Even casual readers of video game magazines or Web sites quickly discover that a common complaint about many good games is that they’re too short. “It only took me five hours to beat!” is par for the course.
With most new games costing $50 or $60, criticizing the amount of time it takes to finish a title is fair, within reason. After all, spending six times more money than the cost of a movie ticket for an entertainment experience that only lasts three times as long might not be the best way to stretch your entertainment dollar.
We’ve all experienced that feeling of, “I love this game and never want it to end.” Heck, if you’ve got $60 to spend on just one video game over the next six months and online multiplayer isn’t your thing, I’d tell you to snap up “Fallout 3.” There’s upwards of 100 hours of gameplay in that thing.
Although I sympathize with the crowd demanding more entertainment for its dollar, it’s hard not to wonder if some of these folks are doing it wrong. Rather than looking at video games as challenges to be “beaten” as quickly as possible, gamers could stand to slow down and look at the scenery. Most decent retail titles are the result of hundreds of people working for more than a year to create something for you to play. Their developers would likely be disheartened to know that you didn’t even see half the content in their open-world game because you stuck to the main-story quests and used provided waypoints to find the shortest possible path to your next destination.
Reading that someone only took six hours to finish “Brütal Legend,” which is packed with stunning vistas, fantastical creatures, a killer soundtrack and more than a dozen little bits and bobs of lore to unearth, is like hearing that someone watched your favorite movie and skipped all the “talky parts.” (It took me upward of 17 hours to finish that game on the hardest difficulty setting, with a relatively minimal amount of dying and restarting missions. I’ve got a completion percentage of 95, though, which is asking a bit much of someone not totally in love with the game’s world.)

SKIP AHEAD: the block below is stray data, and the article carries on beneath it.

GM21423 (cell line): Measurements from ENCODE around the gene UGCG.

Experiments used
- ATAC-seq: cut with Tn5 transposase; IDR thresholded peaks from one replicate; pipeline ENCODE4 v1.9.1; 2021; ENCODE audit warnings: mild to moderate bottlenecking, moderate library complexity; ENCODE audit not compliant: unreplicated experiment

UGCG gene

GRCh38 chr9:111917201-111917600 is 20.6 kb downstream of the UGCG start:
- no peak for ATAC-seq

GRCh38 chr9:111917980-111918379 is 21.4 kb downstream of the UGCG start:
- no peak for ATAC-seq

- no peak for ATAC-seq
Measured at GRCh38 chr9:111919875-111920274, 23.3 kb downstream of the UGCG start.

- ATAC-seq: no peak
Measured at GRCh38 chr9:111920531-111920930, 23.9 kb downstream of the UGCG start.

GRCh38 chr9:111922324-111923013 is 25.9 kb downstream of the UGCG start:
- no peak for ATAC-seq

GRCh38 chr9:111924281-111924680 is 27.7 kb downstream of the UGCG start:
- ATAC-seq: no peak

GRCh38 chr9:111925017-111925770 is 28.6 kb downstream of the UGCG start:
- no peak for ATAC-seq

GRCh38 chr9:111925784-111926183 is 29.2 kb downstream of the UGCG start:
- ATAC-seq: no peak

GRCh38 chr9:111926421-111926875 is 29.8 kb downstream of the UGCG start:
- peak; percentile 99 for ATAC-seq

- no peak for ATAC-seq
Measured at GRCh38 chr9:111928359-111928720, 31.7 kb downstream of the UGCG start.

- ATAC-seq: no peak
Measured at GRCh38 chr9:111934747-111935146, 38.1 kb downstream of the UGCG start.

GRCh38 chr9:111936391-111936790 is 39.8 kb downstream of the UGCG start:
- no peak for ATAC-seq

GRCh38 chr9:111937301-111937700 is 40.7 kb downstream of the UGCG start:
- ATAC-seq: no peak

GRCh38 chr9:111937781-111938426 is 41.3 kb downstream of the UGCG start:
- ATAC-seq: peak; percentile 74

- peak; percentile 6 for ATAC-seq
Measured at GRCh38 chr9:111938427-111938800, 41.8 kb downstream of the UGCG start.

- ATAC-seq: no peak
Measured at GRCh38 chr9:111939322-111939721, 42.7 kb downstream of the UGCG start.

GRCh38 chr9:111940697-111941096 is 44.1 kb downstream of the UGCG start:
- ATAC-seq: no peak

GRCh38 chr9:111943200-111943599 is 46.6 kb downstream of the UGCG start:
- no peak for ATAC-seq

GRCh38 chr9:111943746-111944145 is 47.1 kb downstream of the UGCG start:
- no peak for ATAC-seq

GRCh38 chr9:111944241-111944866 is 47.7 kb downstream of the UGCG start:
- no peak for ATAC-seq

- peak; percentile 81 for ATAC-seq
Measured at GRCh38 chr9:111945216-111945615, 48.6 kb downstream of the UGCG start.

The first handful of times that I read complaints about the length of a game I liked, I assumed that the fault was mine, that I was too slow, too reluctant to play on the easiest difficulty settings, too enthralled with games as an artistic medium, or that I backtracked too much.
But as I get older and play more games, I’m starting to become even more of a caricature of myself, demanding that all titles let you rewatch in-game movies, or jotting down a note about a character’s subtle gestures so that I can ask a developer about them later.
Maybe it’s time for a slow-games movement. You can finish a game like “Shadow of the Colossus” in just a few hours if you hurry, but why would you want to?